Jamie Hewlett's First Art Exhibition Is a Tribute to 70s Sexploitation, Tarot and Trees
The creator of Gorillaz and 'Tank Girl' talks us through it.
This article was originally published on VICE UK
Having created both Gorillaz and Tank Girl during almost 30 years as a graphic artist, Jamie Hewlett has finally been tempted into a gallery for his debut art show. He was inspired, like so many before him, by Googling "tramp sex".
"I was talking to someone in my studio about online pornography," explains Hewlett. "I said to him, jokingly, "Whatever you tap in, it will be there". He didn't believe me. I said, "Ok, let's think of something... tramp sex". Sure enough, he tapped it in and there was a website about that. I didn't really want to see that, and I'm not sure many people do, but my point was that it's all there. Nothing is left to the imagination at all. I don't like that. I prefer the power of suggestion."
So "The Suggestionists" – his first gallery exhibition – was born. The show brings together three different styles of Hewlett's work. Fans of his cartoons will immediately recognise the "Tarot" pictures, inspired by magical-realist Chilean film director Alejandro Jodorowsky's reconstruction of the original Tarot de Marseille. Hewlett's wife Emma de Caunes stars as "Honey" in his tribute to 70s sexploitation movie posters and "Pines", a series of drawings he did in the south of France, provides a bucolic counterpoint.
"They're very different in style and medium, yet they're connected by the idea of the power of suggestion," says Hewlett. "Having taken so long to do an exhibition, I wanted to show three different sides of what I do." Here, he talks us through some of the images from the collection...
"These posters are my tribute to people like Saul Bass, Russ Meyer and Oz magazine. I'd had the idea for a long time but I was apprehensive about hiring a model and asking her to pose for me, so my wife agreed to do it. It meant there was an instant connection that we could play around with. It also meant I had to be respectful towards her. These are the new works that have thrown people the most, especially my friends. I guess that's the English thing of being uncomfortable about nudity."
"The titles had to be a little cheesy, because a lot of them were back in the day. My wife is an actress, so she said she'd only pose if she could be a character. That's why we created Honey, a forgotten erotic star from the 70s who did a bunch of films that all had these stupid titles, like "Double Honey", "Honey La Douce" and "A Taste Of Honey". That was my wife's way of stepping into character, instead of just taking her clothes off and being naked in front of me. We had fun with the credits too, which are all based on sex toys and positions from the Karma Sutra: Ben Wa Balls and Ananga Ranga."
"The posters are my homage to erotica, which is kinda kitsch and cheesy, but I remember it quite fondly. Posters like these were outrageous at the time. Today, whatever you want is online. I prefer that period where things were left up to your imagination. I think that's far sexier and more arousing. Online pornography worried me when my kids were young. They stumbled across all kinds of unpleasant shit just by tapping in "puppies" or whatever and then having a giant cock appear on the screen. That sort of thing gives people the wrong idea about sex and love."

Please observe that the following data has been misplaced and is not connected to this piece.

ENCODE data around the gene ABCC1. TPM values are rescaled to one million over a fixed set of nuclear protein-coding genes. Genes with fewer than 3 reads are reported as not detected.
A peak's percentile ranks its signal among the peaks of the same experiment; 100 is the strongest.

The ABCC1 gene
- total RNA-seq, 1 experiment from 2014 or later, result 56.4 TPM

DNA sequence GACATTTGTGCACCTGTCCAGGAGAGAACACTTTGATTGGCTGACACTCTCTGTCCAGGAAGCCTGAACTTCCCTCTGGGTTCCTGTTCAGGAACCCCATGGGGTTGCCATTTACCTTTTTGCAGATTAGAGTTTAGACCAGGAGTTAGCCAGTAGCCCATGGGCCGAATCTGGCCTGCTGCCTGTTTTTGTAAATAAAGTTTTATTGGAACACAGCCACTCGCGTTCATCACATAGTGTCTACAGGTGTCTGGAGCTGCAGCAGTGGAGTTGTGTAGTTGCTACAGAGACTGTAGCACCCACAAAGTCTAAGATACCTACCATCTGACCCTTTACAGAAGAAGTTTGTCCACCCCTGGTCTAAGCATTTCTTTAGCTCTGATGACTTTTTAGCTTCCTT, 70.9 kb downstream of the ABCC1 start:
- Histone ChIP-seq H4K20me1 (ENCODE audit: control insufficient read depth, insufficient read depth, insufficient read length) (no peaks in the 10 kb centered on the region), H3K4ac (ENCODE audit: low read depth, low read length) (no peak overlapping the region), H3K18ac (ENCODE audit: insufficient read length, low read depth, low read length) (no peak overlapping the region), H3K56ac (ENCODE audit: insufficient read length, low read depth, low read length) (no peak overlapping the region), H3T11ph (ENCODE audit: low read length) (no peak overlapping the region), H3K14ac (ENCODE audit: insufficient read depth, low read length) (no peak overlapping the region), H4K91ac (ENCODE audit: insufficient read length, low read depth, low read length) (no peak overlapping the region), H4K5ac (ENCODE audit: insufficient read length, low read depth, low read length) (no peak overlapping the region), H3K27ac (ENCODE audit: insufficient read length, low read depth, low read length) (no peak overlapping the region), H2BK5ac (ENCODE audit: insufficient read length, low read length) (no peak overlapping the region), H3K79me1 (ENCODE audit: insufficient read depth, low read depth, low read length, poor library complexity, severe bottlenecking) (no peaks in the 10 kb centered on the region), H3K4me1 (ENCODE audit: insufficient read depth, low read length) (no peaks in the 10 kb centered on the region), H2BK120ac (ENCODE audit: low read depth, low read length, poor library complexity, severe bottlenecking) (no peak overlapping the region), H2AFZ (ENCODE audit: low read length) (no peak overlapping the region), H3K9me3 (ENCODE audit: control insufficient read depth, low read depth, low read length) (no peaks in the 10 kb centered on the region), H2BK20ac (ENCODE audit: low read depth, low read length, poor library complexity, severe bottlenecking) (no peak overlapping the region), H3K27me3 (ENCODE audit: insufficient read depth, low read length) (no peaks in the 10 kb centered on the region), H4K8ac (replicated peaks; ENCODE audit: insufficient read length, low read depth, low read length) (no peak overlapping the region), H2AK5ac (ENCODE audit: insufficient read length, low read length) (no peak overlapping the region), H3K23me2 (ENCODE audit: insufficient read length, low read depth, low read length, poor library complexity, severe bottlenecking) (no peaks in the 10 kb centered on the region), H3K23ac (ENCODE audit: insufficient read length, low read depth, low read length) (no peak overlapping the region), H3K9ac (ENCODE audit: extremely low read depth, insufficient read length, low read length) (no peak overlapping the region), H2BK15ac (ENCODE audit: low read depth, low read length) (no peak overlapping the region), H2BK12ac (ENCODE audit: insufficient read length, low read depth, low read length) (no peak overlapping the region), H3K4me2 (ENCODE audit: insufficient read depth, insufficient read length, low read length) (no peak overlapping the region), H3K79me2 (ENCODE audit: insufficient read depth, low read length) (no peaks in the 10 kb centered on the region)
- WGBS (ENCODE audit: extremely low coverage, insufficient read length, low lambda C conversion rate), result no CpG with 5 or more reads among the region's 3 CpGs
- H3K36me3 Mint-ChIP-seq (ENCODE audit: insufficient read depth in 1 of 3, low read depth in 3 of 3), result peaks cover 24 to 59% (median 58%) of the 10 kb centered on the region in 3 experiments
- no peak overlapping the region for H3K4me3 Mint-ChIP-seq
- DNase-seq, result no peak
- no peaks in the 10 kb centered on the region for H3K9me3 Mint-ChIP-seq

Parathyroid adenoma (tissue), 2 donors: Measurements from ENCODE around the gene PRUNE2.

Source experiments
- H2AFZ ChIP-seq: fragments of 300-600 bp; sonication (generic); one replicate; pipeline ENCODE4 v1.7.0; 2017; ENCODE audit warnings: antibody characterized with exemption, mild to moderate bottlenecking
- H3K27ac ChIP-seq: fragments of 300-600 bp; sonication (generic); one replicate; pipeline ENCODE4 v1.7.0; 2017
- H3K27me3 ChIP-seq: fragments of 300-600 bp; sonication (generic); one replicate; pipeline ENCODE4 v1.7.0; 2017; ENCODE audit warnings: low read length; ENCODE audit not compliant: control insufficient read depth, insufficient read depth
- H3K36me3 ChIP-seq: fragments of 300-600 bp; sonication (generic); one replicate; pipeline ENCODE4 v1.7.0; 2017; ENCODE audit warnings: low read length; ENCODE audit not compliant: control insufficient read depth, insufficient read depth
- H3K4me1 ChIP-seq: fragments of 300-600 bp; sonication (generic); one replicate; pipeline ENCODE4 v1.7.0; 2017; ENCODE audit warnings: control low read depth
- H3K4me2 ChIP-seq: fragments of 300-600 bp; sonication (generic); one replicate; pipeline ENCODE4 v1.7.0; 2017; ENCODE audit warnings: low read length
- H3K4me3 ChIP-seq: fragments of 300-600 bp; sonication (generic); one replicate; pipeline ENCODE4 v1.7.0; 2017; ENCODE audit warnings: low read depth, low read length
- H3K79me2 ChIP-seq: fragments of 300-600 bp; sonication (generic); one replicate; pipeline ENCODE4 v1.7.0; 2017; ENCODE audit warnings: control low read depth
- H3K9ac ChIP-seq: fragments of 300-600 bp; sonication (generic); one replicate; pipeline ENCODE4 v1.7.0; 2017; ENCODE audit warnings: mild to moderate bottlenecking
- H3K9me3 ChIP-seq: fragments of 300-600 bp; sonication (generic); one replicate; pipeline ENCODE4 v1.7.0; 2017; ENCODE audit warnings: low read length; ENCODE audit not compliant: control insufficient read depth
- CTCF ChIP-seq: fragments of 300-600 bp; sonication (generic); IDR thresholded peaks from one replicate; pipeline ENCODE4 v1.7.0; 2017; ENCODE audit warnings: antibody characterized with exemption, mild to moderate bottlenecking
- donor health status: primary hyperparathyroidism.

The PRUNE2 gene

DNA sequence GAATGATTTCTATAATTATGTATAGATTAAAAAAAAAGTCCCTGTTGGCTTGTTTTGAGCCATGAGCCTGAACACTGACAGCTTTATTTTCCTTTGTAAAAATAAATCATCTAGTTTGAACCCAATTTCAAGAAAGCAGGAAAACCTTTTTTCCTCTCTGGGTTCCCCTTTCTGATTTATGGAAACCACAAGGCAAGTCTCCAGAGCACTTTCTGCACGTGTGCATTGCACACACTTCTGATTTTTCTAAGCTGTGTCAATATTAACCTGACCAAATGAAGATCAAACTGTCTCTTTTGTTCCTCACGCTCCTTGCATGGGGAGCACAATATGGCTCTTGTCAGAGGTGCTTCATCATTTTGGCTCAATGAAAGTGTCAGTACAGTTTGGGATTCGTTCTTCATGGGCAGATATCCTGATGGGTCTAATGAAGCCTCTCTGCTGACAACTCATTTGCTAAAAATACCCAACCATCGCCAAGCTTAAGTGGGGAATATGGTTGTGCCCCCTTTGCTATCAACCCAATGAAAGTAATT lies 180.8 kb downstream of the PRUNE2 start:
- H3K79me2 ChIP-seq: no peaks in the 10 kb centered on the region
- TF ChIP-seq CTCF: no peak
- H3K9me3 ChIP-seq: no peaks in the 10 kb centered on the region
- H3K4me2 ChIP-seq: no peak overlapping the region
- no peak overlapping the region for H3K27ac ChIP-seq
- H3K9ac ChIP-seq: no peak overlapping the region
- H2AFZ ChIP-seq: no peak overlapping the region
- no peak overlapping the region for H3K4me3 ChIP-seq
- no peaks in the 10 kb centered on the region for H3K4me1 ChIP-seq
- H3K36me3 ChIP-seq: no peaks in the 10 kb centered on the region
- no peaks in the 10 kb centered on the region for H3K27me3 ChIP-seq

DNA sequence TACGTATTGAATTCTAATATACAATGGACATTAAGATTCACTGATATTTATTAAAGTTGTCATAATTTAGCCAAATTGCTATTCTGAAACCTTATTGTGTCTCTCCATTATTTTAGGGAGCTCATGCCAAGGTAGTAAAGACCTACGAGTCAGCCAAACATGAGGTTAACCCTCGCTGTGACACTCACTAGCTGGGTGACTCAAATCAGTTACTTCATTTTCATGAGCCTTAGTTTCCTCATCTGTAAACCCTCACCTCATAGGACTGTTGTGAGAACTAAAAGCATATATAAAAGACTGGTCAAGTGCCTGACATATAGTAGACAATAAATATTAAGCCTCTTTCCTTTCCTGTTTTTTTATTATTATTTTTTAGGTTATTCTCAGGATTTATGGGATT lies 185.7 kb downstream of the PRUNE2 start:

"Le Mat – The Fool – is supposed to have a dog pulling on his shirttails, but in Jodorowsky's interpretation he talks about the fact that sometimes there's a monkey there. I drew the monkey, because I like monkeys. The Fool is related to Card Number 13, which everyone calls the "death card" but is actually nothing to do with death – it's supposed to be the skeleton of The Fool so they're connected. There are so many hidden meanings within those cards, you can find yourself in all of them. I wanted people to have a favourite character, like having a favourite Pokémon."
"L'Amoureaux – The Lovers – is complicated because it has so many meanings. There's a hand in there that could be coming from the man in the middle or from the woman to his left. The scene can be interpreted in many different ways. It could be a madam offering a prostitute to a man. It could be a young man introducing his bride to his mother. It could be a three-way relationship involving an older and younger woman and a man. It's ambiguous. It's like a Rorschach test. You take from it what you will."
"The pines tell stories. When I was drawing them I was pointing out to people the little characters that I could see in them and the stories they were playing out. The people I was showing them to were in turn pointing out things I hadn't seen in them that they could see. I started to realise that everybody could see something different in them, and that excited me. It fits into the idea of suggestion, just as tarot and the movie posters are about suggestion. I like the idea of people using their imagination and trying to figure out what they can see in them."
"There's a lot of sex in the trees. I did an interview with a German programme that syndicates in Arabic countries, and there were certain tree pictures they wouldn't shoot in front of. I asked why and they said: "Look, that's obviously a penis" and, "There's a large breast in the side of that tree". I said, "I didn't see that, but you've seen it. That's your dirty mind." There's a lot in there that I didn't notice at first."
"I drew the pines in Cap Ferret, a peninsula in the south-west of France. They were all drawn at eight o'clock in the evening when the sun was very low and they were covering themselves in shadows. It was an obsession I had for about three months. I just couldn't stop drawing fucking pine trees. It got to the point where I was dreaming about the texture of the bark, so then I stopped. I'm not going to start drawing oak trees or anything now. I think I'm done with trees now."